The Lakes. Switzerland’s lakes are crisp and stunning. The most popular to visit are Lake Geneva, Lake Zürich and Lake Constance and, aside from taking a picnic and relaxing by the water’s edge, you can also head out on a ferry or a paddle-steamer to see things from a different perspective.
Watches It’s not surprising that Switzerland is so efficient and timely when you realise quite how many watch makers and watch shops there are. Most medium sized towns have a dedicated watch shop, and the cities seem to have hundreds. It could worth picking one up – then there’ll be no more excuses for missing your next backpacking connection!
Geneva. Switzerland’s ‘arty’ capital has both stunning architecture and historical areas (dating back to Roman times), and a cosmopolitan approach to life. There are art centres and exhibitions throughout the city and an exciting and varied nightlife. The city is also well placed if you are just hopping in for a few nights from France or Italy.
Skiing. With some of Europe’s most famous skiing areas it’s worth heading to a Swiss resort if your budget allows. Aside from the skiing, however, it’s worth just grabbing a coffee and watching the immaculately attired skiers going about their business. It does feel like how you look off the slopes is more important than how you perform on them!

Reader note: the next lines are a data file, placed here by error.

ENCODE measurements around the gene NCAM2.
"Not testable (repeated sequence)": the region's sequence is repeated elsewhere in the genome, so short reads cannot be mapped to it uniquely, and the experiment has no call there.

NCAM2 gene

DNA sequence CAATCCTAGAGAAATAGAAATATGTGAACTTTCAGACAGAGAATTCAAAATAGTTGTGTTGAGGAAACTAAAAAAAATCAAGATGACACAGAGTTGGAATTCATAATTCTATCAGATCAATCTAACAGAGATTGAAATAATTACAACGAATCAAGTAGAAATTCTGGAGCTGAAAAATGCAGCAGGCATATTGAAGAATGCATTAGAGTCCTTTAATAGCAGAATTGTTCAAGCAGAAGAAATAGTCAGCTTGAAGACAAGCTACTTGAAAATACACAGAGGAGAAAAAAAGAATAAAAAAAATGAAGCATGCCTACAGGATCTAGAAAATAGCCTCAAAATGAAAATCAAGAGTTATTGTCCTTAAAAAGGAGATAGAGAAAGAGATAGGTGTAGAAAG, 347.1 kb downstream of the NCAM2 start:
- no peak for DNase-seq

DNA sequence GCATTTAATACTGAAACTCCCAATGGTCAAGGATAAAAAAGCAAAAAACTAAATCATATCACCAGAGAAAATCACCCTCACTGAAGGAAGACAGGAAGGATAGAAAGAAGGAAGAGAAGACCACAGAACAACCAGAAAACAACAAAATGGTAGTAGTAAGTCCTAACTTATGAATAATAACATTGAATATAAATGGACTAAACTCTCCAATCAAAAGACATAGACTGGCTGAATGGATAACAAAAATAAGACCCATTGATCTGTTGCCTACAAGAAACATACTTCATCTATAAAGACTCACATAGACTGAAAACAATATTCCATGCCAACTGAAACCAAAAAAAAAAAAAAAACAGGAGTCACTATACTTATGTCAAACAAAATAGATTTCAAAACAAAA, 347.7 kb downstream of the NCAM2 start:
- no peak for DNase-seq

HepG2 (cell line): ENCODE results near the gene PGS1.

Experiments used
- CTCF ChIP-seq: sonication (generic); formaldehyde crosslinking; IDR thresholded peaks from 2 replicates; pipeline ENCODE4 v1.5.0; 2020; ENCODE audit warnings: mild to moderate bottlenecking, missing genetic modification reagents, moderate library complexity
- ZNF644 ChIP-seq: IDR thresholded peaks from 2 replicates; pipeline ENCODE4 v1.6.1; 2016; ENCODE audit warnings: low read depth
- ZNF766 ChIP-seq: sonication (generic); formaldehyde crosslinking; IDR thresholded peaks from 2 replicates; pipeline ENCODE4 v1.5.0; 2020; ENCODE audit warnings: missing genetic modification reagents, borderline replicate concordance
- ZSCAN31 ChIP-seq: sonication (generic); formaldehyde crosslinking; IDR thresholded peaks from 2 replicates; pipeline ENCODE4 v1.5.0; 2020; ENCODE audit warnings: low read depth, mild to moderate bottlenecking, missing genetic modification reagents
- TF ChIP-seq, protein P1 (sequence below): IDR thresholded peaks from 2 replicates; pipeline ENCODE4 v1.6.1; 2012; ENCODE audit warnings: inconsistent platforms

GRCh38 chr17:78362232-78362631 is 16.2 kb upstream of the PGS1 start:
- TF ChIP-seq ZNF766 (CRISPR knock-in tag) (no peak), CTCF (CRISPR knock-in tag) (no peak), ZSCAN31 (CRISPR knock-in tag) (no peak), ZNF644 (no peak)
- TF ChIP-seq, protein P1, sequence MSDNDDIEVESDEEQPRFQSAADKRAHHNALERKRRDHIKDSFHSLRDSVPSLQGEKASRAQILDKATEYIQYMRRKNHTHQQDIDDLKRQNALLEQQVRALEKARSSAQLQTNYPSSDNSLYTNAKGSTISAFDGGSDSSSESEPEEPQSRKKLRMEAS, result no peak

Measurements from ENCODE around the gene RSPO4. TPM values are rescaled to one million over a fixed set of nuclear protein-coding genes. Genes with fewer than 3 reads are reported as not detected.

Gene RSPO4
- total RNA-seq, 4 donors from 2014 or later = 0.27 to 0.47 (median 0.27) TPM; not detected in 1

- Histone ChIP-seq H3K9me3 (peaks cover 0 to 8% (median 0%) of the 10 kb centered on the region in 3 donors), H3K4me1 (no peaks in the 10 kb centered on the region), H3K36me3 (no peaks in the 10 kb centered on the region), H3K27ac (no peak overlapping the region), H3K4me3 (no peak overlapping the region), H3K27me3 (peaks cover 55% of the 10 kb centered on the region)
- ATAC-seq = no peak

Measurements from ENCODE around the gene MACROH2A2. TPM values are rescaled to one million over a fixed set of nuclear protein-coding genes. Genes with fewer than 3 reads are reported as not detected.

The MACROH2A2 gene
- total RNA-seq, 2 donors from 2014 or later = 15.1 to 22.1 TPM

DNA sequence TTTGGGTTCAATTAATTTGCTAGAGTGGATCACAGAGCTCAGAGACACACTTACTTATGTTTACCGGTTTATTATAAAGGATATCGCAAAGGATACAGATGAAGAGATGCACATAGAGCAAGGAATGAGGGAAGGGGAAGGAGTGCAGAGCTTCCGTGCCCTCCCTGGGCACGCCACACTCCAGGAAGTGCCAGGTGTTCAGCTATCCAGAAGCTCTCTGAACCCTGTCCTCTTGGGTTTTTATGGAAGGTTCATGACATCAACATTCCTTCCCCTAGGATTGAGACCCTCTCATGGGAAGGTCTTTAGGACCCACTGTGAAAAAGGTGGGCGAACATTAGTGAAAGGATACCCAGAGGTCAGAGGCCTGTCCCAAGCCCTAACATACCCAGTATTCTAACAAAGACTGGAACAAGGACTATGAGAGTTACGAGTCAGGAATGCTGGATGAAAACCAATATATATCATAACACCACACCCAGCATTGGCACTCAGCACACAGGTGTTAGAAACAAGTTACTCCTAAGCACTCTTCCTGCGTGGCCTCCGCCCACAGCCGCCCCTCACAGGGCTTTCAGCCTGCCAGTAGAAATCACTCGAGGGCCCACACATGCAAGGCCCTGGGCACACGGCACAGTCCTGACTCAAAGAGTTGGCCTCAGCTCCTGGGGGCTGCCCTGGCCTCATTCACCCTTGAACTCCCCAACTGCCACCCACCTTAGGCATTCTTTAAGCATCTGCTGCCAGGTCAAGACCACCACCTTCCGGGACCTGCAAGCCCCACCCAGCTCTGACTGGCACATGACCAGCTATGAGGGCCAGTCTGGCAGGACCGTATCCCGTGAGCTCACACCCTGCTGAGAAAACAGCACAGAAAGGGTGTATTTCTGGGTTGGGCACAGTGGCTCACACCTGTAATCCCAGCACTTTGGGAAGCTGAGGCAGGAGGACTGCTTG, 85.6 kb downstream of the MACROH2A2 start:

Gruyères. As you’d imagine Switzerland to look on a postcard, the town of Gruyères really is ‘classic’ Switzerland, and also home to one of the nation’s most famous exports: Gruyère cheese. For real cheese-lovers there are factories offering tours and tastings.
Hiking. With so much stunning scenery, it’s not surprising that the Swiss love to hike. There are over 30,000 miles of sign posted trails too, all colour coded and with hiking time. Only in Switzerland!
It’s unlikely that you’ll plan on spending too much time in Switzerland, both on account of its size and the cost of living there. This said, if you want to see an example of a friendly, confident and perfectly run country, then do try to build a Swiss night or two into your plans for this part of Europe. Just don’t be late!